Standing on the Giza plateau (Giza Necropolis) on the west bank of the Nile River in Northern Egypt stand three huge ancient Egyptian Pyramids. The biggest is the
famous Great Pyramid which is one of the Seven Wonders of the Ancient World. The smallest pyramid of the three, and the last of the three to be built, is the Pyramid
of Menkaure; an amazing architectural accomplishment for the ancient Egyptian people. Pharaoh Menkaure, who had this pyramid built, reigned over ancient Egypt for
about 20 years starting around 2530 BC. He was the sixth ruler of ancient Egypt's fourth dynasty. On this page we list interesting facts, written for both kids and adults, about this pyramid. Information includes who built it, when it was built, and where it is
Pyramid of Menkaure description
With an original height of 215 feet (65.5 meters) the Pyramid of Menkaure is less than half the height of the Great Pyramid at Giza which had an original height of
feet (146.6 meters). The height of the pyramid is now 204 feet (61 meters). Centuries of erosion and sinking into the sand have led to the decrease in height.
Pharaoh Menkaure's pyramid base measures 338 feet (103.4 meters).
The lower portion of the pyramid was sheathed in red granite whereas the upper portion consisted of white limestone. This is in contrast to the Great Pyramid which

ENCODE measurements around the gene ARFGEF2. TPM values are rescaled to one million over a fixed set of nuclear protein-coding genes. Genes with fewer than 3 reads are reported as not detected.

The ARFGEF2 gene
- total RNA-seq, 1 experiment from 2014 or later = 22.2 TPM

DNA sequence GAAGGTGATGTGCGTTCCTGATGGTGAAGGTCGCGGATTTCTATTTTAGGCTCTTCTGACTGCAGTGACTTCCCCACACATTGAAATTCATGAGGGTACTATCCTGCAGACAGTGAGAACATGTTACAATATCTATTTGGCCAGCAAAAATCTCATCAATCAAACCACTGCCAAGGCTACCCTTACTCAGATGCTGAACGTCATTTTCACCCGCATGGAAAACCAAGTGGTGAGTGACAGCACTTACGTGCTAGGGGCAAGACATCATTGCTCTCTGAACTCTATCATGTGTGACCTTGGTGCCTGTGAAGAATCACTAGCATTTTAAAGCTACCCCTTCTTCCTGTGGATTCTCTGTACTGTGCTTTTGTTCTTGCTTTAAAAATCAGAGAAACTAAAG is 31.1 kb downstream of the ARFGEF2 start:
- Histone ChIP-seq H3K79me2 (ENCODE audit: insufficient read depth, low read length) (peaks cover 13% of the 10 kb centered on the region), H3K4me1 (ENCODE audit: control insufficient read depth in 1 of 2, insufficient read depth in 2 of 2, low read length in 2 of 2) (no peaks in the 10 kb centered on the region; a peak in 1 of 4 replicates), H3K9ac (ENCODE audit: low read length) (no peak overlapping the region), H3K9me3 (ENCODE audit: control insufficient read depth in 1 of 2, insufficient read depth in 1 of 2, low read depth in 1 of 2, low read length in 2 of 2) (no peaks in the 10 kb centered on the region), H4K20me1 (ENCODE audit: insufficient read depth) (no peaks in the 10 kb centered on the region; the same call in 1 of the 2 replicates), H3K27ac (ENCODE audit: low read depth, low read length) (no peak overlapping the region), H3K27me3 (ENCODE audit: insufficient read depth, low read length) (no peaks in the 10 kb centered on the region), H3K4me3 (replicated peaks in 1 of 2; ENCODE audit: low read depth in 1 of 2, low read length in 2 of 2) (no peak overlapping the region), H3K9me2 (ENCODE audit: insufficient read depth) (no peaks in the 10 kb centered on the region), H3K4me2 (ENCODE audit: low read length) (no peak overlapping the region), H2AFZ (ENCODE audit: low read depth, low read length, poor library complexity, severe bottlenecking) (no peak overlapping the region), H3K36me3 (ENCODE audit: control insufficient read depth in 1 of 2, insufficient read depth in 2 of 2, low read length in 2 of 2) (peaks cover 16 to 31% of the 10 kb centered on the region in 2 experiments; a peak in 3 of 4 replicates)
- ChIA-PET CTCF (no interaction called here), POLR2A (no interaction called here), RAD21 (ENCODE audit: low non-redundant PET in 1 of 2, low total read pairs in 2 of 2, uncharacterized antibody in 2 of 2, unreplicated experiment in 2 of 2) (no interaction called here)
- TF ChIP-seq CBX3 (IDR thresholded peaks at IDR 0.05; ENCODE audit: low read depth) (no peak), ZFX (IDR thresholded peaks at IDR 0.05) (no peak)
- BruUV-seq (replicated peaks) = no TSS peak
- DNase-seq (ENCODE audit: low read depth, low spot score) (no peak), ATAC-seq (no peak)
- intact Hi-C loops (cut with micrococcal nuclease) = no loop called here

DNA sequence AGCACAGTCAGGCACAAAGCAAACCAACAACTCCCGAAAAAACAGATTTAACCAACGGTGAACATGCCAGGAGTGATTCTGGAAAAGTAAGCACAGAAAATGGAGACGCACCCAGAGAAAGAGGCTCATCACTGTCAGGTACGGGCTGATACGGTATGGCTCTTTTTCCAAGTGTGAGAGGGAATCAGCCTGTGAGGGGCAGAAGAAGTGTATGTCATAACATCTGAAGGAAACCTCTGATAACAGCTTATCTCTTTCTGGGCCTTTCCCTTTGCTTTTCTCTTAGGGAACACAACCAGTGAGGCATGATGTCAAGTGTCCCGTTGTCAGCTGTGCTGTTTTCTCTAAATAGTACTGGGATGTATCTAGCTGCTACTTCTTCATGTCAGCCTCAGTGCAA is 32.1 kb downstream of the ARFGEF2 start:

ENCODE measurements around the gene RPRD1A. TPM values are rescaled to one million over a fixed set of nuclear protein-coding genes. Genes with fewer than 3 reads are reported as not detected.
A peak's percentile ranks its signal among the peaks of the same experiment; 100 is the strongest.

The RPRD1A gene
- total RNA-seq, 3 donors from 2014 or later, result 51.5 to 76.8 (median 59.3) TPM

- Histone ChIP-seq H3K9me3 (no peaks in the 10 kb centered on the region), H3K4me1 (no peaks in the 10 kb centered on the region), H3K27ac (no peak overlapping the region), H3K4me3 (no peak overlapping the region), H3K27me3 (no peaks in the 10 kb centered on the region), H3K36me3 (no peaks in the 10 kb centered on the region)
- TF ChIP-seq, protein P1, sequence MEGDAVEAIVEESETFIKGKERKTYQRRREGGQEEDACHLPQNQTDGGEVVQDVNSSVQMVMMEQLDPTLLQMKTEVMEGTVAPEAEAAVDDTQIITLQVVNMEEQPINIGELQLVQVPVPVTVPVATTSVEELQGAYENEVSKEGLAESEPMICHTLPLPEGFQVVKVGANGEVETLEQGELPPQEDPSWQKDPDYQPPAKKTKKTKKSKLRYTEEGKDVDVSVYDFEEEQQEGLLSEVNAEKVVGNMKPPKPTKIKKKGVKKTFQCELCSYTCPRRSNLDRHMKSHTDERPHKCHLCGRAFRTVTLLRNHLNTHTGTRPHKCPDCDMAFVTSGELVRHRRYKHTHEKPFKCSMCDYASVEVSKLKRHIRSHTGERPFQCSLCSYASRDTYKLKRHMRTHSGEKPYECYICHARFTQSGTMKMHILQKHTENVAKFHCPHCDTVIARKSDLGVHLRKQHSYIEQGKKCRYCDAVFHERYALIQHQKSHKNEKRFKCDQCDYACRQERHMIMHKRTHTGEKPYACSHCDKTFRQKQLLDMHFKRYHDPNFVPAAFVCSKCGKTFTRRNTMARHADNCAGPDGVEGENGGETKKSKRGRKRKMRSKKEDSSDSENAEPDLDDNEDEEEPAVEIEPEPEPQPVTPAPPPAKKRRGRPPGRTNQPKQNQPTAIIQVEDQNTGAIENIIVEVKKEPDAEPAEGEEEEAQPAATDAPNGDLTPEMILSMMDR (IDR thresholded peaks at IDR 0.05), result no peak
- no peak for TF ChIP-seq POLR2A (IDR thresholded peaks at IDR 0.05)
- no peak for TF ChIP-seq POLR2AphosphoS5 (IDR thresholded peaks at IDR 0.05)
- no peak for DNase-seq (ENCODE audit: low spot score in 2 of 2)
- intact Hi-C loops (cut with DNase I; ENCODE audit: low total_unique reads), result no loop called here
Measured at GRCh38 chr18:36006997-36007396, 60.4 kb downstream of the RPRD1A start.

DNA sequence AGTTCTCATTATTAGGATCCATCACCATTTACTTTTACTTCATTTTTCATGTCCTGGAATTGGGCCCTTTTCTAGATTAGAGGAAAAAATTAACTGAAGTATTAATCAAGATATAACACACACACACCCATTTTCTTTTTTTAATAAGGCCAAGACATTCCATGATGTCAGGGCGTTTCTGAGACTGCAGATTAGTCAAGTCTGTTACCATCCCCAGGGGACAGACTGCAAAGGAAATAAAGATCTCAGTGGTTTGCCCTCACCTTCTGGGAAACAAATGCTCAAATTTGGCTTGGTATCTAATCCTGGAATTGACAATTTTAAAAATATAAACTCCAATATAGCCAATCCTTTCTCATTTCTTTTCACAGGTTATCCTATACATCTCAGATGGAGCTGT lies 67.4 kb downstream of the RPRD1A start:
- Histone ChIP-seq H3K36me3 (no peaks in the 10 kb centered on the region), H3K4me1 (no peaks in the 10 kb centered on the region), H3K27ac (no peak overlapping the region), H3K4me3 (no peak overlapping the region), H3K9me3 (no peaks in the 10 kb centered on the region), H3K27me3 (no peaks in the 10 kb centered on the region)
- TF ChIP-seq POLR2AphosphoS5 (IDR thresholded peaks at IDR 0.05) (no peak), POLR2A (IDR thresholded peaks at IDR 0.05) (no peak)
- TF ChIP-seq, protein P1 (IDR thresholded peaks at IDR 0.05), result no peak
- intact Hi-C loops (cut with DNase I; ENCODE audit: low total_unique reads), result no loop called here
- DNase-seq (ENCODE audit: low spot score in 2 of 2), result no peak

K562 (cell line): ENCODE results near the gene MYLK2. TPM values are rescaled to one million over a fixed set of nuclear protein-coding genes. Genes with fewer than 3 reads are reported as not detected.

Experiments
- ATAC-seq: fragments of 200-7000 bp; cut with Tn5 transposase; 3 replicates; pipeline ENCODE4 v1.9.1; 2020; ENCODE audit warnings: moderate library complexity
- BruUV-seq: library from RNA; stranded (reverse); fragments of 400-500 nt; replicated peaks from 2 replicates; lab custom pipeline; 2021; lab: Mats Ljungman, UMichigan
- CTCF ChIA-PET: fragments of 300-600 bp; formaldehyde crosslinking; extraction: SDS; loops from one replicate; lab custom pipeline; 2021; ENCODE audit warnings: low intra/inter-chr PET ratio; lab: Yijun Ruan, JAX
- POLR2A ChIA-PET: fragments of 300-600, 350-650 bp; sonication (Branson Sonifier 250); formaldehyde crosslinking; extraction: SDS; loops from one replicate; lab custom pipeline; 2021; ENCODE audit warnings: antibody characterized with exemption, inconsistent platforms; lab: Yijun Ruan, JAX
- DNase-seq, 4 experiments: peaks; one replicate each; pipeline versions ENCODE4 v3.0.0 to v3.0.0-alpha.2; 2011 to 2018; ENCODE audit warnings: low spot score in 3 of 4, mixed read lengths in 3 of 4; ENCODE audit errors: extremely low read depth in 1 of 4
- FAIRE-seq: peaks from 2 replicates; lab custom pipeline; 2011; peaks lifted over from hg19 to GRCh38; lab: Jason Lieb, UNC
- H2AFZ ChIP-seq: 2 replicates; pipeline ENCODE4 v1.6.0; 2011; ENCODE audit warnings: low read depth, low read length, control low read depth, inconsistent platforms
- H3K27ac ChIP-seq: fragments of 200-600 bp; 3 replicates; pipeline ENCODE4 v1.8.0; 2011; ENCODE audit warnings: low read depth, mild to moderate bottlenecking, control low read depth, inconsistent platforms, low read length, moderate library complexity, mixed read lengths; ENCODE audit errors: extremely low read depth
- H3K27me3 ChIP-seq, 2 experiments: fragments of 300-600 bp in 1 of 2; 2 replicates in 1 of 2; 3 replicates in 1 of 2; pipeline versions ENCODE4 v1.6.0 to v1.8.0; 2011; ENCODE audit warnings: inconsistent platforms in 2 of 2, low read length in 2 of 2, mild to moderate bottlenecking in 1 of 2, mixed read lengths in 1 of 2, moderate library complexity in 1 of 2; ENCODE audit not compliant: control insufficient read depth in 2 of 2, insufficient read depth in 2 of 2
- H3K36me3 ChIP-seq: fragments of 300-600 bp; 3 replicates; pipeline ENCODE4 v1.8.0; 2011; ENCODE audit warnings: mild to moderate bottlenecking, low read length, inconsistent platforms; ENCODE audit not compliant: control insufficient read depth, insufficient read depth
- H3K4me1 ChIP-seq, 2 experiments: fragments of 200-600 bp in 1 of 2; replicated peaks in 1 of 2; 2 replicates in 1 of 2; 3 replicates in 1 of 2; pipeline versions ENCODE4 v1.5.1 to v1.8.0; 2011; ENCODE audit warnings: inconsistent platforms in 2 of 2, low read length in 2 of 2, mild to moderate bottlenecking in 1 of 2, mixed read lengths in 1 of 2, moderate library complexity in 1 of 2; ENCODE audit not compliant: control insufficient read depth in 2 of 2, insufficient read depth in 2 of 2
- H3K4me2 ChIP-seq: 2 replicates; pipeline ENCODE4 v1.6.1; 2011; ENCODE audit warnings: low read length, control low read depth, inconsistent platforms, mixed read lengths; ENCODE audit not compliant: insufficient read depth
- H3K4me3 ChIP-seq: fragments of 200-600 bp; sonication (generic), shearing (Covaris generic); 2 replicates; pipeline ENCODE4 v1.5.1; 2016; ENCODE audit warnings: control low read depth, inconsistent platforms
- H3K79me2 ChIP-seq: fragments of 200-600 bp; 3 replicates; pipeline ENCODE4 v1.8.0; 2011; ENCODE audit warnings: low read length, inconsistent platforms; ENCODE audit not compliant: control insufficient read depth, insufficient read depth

sheathed with all limestone.
The Pyramid of Menkaure is what is defined as a "true pyramid" meaning it is a pyramid with smooth sides; this was an improvement in construction for the ancient
Egyptian people over earlier step periods.
Pyramid of Menkaure Interesting Facts
Exactly when this pyramid was built is not known, but it is widely believed to have been completed in the 26th century BC.
Menkaure was the son of Khafra the builder of the second largest pyramid at Giza and the grandson of Khufu who built the largest pyramid at Giza; the Great
Although Menkaure's pyramid was much smaller than the Great Pyramid, also on the Giza plateau, his mortuary temple was grander than that of the Great Pyramid.
temples were separate structures built near or adjacent to a pharaoh's tomb or pyramid.
Near the Pyramid of Menkaure stand 3 satellite pyramids called the Queen's Pyramids; construction on all three was never completed.
Within the pyramid a beautiful detailed sarcophagus was discovered which was believed to be Menkaures. Unfortunately, in the early 1800s, while it was being
transported to England for examination the ship it was on, named Beatrice, sunk in the Mediterranean Sea. The sarcophagus was never recovered.
On the north side of the pyramid is a long vertical gash. This large gash was created by an attempt to demolish the pyramids at Giza, starting with the Pyramid of
Menkaure. This demolition was ordered by a Kurdish ruler by the name of Al-Malik Al-Aziz Osman bin Salahadin Yusuf in the late twelfth century. Luckily the job of
dismantling the pyramids was extremely difficult and the attempt was abandoned.
Just who was the main architect of this amazing pyramid is not certain. It is very likely that Menkaure's brother and Vizier (the highest official to serve the
was in charge of its design and construction.